The Age reported from Australia last week that the government may change existing laws to create a “safe harbor” to shield company directors from prosecution.
The Australian Institute of Company Directors (AICD) — “a group representing Australia’s most powerful boardrooms” — made a proposal “to water down the Corporations Act and ASIC Act,” the Age said.
The AICD has been lobbying the finance minister and attorney general for a new ”honest and reasonable director defense” to be inserted into existing laws designed to protect shareholders and consumers from boardroom negligence, the report said.
The new defense would shield directors from prosecution unless there’s proof they told a lie or failed to act with ”integrity and commitment.”
Recent prosecutions of boards for failing their duties, including asbestos maker James Hardie and collapsed shopping center owner Centro, probably couldn’t have happened under the proposed changes, the Age said.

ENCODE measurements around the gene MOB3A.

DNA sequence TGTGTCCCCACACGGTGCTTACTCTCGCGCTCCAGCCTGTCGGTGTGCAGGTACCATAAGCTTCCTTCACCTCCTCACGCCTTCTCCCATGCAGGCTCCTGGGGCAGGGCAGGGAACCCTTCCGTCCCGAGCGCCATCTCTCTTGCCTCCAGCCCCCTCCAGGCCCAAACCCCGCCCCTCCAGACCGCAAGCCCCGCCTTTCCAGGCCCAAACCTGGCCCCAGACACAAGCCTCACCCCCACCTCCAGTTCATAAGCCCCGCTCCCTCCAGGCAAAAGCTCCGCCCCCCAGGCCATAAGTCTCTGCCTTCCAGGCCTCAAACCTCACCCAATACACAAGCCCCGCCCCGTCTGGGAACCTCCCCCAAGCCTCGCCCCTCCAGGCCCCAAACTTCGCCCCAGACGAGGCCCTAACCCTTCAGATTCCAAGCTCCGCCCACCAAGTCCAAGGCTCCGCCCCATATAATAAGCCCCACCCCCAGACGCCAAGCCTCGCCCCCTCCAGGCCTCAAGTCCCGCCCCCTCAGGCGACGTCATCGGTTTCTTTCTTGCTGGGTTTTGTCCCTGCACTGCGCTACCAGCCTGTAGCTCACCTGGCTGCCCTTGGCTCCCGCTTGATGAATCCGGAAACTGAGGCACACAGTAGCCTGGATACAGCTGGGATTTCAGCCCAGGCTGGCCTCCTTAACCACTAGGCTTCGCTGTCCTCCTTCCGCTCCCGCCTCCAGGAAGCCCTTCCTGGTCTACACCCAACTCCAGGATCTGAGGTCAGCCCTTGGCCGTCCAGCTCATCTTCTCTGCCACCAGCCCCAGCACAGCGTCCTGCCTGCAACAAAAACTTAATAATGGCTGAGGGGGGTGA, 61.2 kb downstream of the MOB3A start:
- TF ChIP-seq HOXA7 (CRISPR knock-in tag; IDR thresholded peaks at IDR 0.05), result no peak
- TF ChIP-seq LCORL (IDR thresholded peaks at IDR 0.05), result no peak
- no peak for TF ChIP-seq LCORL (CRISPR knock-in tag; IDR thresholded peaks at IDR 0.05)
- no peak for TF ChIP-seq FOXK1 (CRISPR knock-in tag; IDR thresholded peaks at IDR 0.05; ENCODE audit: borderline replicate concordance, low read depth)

AICD general manager Steve Burrell said, ”The law as it currently stands is having a chilling effect on people making reasonable business decisions. In our system, some risk has to be taken. At the moment it’s tilted too far the other way.”
The Age said some even some AICD members oppose the changes.
Tim Lyons, Assistant Secretary of the Australian Council of Trade Unions said: ”As a company director and member of the AICD, I can see no basis for watering down current duties.”
”I challenge anybody who wants them watered down to identify a single case where a director has been unreasonably treated by the courts or authorities as a result of the current laws,” Lyons said.
But the AICD’s Burrell said the changes wouldn’t act as a ”blanket amnesty,” the Age reported.
The paper said the AICD’s proposal “has found ”general support'” with government ministers.
Richard L. Cassin is the publisher and editor of the FCPA Blog. He can be contacted here.